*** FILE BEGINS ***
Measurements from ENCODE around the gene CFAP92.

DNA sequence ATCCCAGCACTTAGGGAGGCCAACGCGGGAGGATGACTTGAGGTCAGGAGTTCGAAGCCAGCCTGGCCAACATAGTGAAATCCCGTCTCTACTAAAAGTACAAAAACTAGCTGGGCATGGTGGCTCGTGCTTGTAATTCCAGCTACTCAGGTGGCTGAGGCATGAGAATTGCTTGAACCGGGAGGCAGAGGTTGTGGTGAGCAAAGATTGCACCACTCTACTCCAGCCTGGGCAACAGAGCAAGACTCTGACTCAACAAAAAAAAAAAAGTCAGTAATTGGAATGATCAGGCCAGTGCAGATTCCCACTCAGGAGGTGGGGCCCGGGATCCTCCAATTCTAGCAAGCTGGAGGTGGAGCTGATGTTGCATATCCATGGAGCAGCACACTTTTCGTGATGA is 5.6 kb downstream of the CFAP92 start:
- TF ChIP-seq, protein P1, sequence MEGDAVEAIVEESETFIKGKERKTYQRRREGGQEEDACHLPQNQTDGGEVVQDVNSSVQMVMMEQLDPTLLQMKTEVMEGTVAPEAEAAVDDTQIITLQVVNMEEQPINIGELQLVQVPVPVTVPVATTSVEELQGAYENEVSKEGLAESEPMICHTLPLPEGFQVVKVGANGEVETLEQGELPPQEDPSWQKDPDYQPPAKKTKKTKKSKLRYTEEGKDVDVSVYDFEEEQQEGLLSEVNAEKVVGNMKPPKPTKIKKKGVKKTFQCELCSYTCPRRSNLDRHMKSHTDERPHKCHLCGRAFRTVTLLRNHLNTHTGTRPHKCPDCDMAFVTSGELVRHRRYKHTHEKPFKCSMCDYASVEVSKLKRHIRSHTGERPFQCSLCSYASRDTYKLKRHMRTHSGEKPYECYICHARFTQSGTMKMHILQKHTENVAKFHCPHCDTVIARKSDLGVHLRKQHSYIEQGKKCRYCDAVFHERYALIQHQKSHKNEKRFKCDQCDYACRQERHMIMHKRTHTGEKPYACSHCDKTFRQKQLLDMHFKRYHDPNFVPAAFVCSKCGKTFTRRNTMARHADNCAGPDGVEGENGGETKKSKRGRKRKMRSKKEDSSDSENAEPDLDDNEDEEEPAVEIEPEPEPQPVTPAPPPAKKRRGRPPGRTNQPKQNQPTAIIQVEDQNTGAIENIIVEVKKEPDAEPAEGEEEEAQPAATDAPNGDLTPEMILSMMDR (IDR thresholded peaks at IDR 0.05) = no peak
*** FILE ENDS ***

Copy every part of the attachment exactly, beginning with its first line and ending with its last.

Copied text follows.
Measurements from ENCODE around the gene CFAP92.

DNA sequence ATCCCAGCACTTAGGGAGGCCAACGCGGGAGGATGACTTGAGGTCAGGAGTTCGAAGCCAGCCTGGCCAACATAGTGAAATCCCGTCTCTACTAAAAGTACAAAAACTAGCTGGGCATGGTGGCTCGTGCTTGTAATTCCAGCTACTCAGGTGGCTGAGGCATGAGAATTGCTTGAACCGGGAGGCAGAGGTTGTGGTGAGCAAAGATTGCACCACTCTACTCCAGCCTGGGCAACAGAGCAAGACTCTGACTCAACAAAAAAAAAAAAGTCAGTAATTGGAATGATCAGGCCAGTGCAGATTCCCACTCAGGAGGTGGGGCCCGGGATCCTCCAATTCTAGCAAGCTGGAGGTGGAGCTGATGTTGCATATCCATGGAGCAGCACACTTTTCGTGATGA is 5.6 kb downstream of the CFAP92 start:
- TF ChIP-seq, protein P1, sequence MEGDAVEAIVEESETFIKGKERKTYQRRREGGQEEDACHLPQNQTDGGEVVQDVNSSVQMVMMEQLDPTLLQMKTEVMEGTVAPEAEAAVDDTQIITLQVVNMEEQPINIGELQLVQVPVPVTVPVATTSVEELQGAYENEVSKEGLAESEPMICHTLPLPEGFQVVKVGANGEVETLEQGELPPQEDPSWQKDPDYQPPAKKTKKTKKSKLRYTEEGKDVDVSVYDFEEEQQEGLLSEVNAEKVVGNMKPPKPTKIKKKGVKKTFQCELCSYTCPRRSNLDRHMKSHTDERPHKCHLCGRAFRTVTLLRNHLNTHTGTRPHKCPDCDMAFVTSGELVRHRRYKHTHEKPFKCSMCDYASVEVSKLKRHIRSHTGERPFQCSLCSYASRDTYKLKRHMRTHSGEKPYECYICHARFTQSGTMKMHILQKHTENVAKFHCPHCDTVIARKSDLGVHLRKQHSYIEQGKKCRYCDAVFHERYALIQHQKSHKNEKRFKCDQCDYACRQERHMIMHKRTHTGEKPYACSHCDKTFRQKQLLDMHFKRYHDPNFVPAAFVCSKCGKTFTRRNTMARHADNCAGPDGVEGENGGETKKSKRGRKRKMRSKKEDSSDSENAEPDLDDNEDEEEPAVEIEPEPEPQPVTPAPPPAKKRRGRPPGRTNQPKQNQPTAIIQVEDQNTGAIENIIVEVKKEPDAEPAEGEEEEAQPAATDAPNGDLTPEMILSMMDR (IDR thresholded peaks at IDR 0.05) = no peak